Venison Sausage Recipes

Apple Chicken Sausage
Brown Sugar and Molasses Jerky
Country Venison Sausage
Cowboy Jerky
Habanero Sticks
Hard Salami
Jalapeno Sausage Roll
Red-Hot Links
Wieners (Skinless)

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Venison is the term most of us use to describe deer meat, but it actually applies to the flesh from all large antlered North American game animals, including deer, elk, moose, caribou and antelope. The word “venison” is derived from the Latin term venari which means “to hunt”. Once thought of as a food source for the poor, venison has made huge strides in recent years, and now it’s prized as a culinary delight for the well-to-do, especially since the establishment of the modern-day game farm.

This finely grained meat is low in fat and packed with protein, vitamins and minerals. When venison is killed in the wild, it’s free of antibiotics and synthetic hormones. Moreover, properly cared for venison is richer and more intensely flavored than the finest cuts of beef. While there’s no denying that it’s delicious eaten as a steak or roast, it makes an excellent sausage and jerky product as well.

Too, whitetail populations have exploded nationwide and hunters are reaping the harvest with additional deer tags and longer seasons. There’s also an increasing number of road kills across the country––some states even allow the perpetrator to legally salvage the meat. As a result, there is more meat in the coffers in which hunters can use to make a variety of homemade specialty products. And it appears that these rugged outdoor types are more than willing to utilize this new found windfall because home-based sausage and jerky making is increasing right along with the disbursement of the new deer tags. For a growing number of home processors the chance to make sausage and jerky is the reason for participating in the annual deer hunt. It’s definitely at the top of the to-do list with many of the deer hunters in my neck of the woods.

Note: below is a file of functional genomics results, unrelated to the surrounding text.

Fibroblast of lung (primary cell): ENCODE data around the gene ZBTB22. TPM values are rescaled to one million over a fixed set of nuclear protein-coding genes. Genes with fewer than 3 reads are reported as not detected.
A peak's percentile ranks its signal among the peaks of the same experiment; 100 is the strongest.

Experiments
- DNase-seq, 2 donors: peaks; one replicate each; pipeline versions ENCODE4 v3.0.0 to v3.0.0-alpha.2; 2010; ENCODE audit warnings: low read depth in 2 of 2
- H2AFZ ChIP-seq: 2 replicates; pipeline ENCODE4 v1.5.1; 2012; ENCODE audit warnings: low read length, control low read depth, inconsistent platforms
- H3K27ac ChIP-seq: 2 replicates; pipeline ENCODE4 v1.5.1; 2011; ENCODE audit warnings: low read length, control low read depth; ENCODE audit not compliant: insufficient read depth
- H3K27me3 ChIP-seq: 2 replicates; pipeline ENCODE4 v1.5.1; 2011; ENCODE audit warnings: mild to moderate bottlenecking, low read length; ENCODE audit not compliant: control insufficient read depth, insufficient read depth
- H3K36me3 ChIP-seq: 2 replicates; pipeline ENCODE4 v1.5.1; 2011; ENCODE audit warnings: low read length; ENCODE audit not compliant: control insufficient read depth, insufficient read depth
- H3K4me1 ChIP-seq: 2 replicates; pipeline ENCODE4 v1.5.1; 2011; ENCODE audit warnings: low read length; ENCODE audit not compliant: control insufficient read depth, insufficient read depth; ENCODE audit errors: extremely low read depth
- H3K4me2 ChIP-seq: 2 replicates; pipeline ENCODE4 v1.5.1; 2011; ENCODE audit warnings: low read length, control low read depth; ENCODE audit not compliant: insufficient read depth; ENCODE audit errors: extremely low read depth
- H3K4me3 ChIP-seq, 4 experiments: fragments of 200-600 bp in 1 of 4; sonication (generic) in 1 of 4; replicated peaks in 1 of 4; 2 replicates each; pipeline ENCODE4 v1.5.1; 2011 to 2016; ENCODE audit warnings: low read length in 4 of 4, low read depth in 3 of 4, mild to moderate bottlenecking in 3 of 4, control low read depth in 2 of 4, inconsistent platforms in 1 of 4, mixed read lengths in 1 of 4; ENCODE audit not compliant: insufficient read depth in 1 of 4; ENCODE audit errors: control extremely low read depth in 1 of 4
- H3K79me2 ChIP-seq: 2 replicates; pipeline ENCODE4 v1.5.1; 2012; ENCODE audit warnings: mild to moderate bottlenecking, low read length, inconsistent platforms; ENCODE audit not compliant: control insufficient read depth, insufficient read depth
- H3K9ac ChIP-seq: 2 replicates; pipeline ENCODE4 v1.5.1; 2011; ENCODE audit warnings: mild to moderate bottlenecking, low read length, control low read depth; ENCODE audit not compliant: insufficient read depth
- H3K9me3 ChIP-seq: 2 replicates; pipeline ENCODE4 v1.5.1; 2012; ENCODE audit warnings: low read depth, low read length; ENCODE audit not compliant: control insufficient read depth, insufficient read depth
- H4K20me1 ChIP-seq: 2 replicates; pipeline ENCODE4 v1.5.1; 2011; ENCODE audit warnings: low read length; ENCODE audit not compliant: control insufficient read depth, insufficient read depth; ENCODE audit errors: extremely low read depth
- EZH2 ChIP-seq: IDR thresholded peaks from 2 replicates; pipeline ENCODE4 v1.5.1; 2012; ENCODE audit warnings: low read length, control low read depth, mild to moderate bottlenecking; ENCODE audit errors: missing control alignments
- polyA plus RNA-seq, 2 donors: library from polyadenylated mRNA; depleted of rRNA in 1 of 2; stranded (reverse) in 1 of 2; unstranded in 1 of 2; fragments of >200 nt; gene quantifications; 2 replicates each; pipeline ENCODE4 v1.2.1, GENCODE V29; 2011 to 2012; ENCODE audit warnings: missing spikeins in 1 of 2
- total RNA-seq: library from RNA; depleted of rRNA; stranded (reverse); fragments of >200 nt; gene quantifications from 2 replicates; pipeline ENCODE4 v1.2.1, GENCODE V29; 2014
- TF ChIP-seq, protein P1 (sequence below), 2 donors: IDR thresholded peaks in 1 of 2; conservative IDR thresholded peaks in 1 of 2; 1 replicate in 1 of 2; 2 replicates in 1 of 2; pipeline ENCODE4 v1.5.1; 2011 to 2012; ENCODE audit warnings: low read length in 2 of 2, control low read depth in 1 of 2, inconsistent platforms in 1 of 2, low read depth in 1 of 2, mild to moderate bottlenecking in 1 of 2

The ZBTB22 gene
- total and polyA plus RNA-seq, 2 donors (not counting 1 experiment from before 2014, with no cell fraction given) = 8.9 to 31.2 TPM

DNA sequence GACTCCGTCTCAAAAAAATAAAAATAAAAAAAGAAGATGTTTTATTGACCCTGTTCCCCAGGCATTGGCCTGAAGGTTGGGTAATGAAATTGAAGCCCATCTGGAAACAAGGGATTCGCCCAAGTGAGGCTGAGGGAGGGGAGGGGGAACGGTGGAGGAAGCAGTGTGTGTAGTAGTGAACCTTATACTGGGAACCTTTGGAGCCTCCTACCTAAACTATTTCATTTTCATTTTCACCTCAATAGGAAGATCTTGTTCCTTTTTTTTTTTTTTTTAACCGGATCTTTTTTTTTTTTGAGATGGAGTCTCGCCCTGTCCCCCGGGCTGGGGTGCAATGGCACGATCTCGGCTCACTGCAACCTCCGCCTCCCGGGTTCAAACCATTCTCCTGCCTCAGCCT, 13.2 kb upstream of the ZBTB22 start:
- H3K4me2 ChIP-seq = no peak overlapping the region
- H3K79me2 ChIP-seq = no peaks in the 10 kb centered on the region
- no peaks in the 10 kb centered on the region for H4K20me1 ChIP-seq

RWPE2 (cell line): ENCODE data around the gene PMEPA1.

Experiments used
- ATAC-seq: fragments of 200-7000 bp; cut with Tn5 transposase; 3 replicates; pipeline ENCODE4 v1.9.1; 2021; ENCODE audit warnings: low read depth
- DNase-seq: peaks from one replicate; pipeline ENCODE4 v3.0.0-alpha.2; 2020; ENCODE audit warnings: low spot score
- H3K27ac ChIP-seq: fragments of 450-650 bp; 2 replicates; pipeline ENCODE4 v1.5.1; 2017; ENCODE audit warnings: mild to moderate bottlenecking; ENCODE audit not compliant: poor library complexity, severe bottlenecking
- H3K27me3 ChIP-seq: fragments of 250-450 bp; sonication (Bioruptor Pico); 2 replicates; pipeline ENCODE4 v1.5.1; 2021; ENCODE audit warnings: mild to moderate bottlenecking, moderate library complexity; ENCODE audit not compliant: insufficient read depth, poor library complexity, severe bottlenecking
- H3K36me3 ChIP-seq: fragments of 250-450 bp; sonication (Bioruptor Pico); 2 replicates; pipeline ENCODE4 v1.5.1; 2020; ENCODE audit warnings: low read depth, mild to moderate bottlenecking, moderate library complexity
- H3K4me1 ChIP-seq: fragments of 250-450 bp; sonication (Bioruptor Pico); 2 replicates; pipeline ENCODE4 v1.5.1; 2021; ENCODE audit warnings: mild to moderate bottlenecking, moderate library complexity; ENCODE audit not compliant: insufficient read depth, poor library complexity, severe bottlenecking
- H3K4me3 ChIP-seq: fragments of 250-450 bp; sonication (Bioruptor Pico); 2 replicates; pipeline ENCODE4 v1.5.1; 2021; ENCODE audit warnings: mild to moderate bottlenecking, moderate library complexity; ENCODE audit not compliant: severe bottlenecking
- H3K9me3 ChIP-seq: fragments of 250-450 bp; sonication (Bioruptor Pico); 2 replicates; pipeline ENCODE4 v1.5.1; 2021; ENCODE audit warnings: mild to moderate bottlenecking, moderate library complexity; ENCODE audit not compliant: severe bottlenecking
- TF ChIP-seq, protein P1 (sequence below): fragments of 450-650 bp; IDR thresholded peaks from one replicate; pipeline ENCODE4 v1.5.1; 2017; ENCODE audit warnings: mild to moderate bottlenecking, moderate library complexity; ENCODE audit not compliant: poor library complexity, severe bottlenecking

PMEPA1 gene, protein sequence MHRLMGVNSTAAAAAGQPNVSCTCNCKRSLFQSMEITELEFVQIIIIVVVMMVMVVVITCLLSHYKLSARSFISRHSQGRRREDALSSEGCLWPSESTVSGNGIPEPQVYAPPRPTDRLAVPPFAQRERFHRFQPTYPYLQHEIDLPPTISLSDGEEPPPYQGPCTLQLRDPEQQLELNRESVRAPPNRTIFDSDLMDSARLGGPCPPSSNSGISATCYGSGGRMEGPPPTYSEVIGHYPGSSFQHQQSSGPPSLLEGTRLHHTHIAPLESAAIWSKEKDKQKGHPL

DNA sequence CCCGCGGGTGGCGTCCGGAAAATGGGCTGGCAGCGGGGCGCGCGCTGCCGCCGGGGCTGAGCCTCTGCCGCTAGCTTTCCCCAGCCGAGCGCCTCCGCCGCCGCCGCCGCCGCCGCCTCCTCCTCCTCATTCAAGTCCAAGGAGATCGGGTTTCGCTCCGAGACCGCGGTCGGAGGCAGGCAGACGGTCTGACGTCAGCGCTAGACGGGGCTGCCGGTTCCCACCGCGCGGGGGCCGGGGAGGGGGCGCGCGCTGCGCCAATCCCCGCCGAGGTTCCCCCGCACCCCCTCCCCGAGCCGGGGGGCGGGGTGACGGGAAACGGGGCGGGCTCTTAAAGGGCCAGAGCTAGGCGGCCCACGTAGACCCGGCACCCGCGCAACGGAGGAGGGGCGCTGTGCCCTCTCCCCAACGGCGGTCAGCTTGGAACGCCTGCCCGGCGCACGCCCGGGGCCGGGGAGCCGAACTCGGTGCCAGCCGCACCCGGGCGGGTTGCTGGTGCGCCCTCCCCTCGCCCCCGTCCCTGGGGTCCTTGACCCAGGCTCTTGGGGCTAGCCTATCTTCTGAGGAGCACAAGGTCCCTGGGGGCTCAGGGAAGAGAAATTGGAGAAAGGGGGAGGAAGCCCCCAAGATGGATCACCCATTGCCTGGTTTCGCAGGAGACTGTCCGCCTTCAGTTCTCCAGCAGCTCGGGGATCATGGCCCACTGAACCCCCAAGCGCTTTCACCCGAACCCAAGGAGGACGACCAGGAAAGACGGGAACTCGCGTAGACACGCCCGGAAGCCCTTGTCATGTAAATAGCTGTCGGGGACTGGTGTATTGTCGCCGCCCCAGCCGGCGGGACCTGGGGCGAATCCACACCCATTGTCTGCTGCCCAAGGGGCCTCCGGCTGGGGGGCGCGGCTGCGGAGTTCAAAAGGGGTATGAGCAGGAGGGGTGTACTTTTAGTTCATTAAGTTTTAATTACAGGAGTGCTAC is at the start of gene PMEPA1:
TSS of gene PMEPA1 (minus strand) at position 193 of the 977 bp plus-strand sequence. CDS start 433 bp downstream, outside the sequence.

Great venison starts in the field before you take the shot and whether or not you’re using a bullet or an arrow to take down the animal. Bullets thrust forward with a tremendous amount of energy before smashing through the hide and bone to enter the vital organs which puts the deer down quickly and humanely. Arrows, on the other hand, tipped with razor sharp broad heads, kill by cutting arteries and veins resulting in massive blood loss. Though, the hapless critter will eventually expire it may take awhile to locate, which has the potential to reduce the quality of the meat. Regardless of the method used, immediate field care is a requirement if you expect to get the best yield from your animal.

Sometimes the window of shooting opportunity is so small that your chances of making a quick clean kill is gone before you can raise your gun so we’re often tempted to try a quick shot. I’ve learned the hard way that it’s better to let it go rather than risk a wounded animal. Our responsibility as a purveyor of life and death is to put the creature down as swiftly and painlessly as doable. Hunters are more often judged by the animals they pass up, when the shooting conditions are less than perfect, than by the trophies hanging on their wall.